Portrait de Joseph Giunta
Huile sur panneau
Oil on panel
25 x 20,5 cm
| The 1930’s were
when Joseph Giunta finished his training and began to
make his very first débuts in the painter’s
profession. The particular social and artistic environment
of this period was at the source of influences that would
prove decisive during the first years of production.
The first word for this uneasy
decade that comes to mind is, obviously, “crisis”.
At the time, Quebec was a partly rural society, as nearly
forty percent of its population lived from agriculture.
Consequently, moral, religious, economic and even aesthetic
values were strongly attached to the theme of the earth,
which was associated with nationalist concerns. Economic
policies that promoted accelerated industrialization,
the exploitation of natural resources and changes to education
thus collided with the patriotism of French Canadians
The major economic crisis triggered by the Crash of October
29, 1929, was a brutal blow to a society faithful to rural
and traditional values. As a producer of farm products
and pulp and paper, Canada was strongly affected, and
suffered a chain reaction leading to the successive downfall
of such sectors as goods and services.(2)
Economic consequences soon mutated into an immense social and political
instability that broke many individuals’ academic or professional
careers – a fortiori artistic ones.(3)
However, the 30s were also marked by the shock of ideas
that occasionally crystallized in their extreme forms.
Between the conservatives and those advocating the reform
of the economic and social system, there opened up a terrain
auspicious to novelty that was matched in intellectual
and artistic domains.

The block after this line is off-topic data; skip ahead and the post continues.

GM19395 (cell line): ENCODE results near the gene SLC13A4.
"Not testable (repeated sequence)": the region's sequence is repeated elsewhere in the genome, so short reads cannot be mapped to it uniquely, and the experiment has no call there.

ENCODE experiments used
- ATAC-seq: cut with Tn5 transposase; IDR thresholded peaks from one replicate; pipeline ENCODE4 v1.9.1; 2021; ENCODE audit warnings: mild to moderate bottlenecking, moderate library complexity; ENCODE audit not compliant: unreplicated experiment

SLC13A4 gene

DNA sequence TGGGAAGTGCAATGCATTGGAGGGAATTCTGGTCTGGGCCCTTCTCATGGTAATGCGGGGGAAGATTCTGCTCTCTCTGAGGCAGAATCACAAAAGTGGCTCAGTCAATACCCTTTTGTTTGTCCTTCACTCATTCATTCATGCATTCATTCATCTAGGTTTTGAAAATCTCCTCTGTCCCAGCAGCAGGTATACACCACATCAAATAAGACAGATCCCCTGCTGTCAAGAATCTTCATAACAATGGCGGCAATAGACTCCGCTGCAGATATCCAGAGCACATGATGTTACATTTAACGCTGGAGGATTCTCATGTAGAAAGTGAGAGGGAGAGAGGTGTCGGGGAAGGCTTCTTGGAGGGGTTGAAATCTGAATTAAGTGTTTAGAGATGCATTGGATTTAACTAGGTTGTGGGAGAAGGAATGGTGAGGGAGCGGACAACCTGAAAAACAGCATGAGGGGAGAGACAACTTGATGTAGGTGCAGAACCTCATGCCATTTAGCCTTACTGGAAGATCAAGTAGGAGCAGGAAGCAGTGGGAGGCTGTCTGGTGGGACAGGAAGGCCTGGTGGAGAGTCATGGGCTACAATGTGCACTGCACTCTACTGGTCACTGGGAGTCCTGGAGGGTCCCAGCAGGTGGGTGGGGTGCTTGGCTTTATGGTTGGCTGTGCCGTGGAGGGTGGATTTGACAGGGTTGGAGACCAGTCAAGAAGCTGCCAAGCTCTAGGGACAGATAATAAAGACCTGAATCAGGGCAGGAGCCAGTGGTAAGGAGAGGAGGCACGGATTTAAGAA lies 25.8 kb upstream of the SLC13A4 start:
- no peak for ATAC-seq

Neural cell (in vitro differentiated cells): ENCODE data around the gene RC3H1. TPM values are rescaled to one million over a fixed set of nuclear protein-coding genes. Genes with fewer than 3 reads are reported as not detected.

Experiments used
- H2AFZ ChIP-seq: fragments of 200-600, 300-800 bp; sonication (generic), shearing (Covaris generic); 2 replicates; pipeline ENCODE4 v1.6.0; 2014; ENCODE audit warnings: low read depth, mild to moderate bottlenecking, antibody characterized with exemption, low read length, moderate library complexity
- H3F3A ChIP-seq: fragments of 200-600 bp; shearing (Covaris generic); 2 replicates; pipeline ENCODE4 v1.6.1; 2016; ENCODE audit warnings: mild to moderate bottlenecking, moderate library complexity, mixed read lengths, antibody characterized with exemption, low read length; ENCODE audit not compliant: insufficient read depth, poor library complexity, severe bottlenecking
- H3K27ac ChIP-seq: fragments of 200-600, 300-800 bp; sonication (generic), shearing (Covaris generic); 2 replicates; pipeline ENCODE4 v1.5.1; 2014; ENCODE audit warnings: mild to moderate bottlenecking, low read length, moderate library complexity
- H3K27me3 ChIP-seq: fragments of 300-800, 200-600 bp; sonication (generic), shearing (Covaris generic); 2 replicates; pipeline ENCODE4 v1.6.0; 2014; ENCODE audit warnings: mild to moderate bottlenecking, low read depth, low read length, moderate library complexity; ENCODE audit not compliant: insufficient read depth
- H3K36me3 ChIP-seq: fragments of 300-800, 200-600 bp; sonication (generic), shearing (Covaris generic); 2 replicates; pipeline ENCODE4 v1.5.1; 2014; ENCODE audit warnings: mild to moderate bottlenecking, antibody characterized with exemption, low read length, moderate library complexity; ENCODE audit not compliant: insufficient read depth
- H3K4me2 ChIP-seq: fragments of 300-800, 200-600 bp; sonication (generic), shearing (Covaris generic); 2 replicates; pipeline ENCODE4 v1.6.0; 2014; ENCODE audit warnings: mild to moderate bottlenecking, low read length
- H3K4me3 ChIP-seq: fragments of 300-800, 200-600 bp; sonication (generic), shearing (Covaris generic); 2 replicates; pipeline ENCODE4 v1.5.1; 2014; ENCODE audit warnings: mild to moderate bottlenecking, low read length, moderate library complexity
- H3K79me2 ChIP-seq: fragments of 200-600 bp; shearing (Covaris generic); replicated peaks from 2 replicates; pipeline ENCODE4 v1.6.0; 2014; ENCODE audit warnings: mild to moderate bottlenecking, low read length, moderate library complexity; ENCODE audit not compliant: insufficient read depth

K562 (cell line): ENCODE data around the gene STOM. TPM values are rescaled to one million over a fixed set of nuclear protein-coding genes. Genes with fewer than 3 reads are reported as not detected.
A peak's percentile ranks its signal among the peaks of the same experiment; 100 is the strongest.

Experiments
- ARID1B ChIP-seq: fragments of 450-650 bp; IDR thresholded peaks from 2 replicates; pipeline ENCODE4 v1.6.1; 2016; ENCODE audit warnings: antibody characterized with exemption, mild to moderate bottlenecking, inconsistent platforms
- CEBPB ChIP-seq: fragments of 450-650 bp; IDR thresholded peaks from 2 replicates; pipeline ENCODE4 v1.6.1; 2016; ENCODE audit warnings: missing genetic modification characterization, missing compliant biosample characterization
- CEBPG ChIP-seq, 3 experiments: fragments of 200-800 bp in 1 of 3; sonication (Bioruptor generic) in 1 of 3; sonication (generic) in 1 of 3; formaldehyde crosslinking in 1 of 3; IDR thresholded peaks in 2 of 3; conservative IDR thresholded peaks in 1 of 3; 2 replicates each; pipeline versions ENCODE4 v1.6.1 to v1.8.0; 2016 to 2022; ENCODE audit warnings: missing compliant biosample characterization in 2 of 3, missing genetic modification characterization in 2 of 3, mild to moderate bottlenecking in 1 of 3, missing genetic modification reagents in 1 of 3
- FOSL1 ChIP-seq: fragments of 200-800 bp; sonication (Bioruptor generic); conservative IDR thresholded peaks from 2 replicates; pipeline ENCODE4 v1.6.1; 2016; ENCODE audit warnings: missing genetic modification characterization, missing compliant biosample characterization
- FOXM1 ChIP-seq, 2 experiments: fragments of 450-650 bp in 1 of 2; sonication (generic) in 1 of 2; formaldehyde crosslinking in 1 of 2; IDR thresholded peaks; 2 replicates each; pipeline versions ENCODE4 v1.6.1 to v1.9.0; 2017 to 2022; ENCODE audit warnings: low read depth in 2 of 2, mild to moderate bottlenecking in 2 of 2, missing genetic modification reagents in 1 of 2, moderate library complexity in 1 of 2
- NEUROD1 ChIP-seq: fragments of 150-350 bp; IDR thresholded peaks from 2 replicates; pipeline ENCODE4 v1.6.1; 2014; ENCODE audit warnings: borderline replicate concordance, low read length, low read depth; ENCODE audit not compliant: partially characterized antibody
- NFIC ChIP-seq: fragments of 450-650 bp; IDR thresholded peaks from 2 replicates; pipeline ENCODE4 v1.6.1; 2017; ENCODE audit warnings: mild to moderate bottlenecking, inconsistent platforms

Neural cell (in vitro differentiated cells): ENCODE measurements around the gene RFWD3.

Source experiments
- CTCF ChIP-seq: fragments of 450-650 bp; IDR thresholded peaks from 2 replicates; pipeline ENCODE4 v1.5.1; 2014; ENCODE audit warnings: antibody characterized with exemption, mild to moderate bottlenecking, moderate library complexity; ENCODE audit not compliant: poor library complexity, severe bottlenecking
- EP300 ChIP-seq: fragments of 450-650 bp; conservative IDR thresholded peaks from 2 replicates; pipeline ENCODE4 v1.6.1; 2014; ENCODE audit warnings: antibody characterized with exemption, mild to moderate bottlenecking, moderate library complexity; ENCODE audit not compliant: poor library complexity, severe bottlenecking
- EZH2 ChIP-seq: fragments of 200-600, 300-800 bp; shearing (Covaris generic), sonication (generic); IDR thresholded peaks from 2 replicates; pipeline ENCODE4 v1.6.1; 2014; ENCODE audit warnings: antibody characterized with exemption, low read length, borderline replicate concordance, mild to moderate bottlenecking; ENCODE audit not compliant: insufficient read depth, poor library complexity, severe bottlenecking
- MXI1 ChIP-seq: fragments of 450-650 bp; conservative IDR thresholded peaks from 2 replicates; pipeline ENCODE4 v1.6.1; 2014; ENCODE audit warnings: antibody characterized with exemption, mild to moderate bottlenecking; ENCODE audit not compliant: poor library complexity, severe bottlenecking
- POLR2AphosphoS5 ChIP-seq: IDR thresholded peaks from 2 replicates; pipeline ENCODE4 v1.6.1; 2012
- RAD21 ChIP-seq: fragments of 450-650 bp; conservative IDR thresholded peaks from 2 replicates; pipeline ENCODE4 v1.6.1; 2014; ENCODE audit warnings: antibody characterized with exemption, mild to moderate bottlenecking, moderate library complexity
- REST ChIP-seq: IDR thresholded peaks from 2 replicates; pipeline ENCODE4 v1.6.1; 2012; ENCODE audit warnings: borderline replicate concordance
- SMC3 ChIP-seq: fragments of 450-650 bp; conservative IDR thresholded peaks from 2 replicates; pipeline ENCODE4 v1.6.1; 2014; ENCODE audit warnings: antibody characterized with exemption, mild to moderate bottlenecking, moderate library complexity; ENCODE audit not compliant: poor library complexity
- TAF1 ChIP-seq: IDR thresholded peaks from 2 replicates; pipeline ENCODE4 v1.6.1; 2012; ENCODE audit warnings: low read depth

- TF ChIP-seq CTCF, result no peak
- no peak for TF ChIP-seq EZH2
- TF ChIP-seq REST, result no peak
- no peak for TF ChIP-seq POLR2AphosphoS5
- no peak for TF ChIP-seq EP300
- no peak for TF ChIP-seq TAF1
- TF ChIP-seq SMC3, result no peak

Equally affected by the Crisis,
the cultivated public interested in art gathered in the
cities. Whatever faction, anglophone or francophone, this
public was characterized by a staunch conservatism that
was opposed to the «adventure» (4) of the artistic modernity emerging on the horizon, with
ideas and actions inspired by the European context. In
the absence of government support and with collectors
diverted by the Crisis, artists had difficulty selling
their work. For some, proposing changes and innovations
implied, for the time being, total isolation.
In fact, economic circumstances maintained the conservative
taste of rare buyers interested in the landscape tradition.
Moreover, nature scenes coincided with a certain nationalistic
devotion that, in literature for example, advocated a
return to the earth, whereas the city would be, as we
know, a theme of the modernity to come. Painters like
Maurice Cullen, James Wilson Morrice and Clarence Gagnon
favoured a post-impressionist treatment of themes of the
land. Other painters, on the contrary, like Adrien Hébert,
preferred the representation of the city, a subject more
in keeping with modern reality. The opposition between
national-identity painting and that of formal experimentation
belonging to pictorial self-reference amounted to quite
a “catching up” with regard to the European
situation, which had much earlier witnessed the birth
of modernity as a rupture with academism.(5)
The war, in fact, accelerated aesthetic changes by bringing
about the arrival of intellectuals and European artists,
and forcing certain exiles to come back, including Alfred
Pellan, who caused an uproar with his exhibition in 1940.
As for Joseph Giunta, he got through the Crisis, busy
shaping his youthful training with figuration inspired
by both landscape and the city, yet with a freedom and
texture that announced an entry into modernity.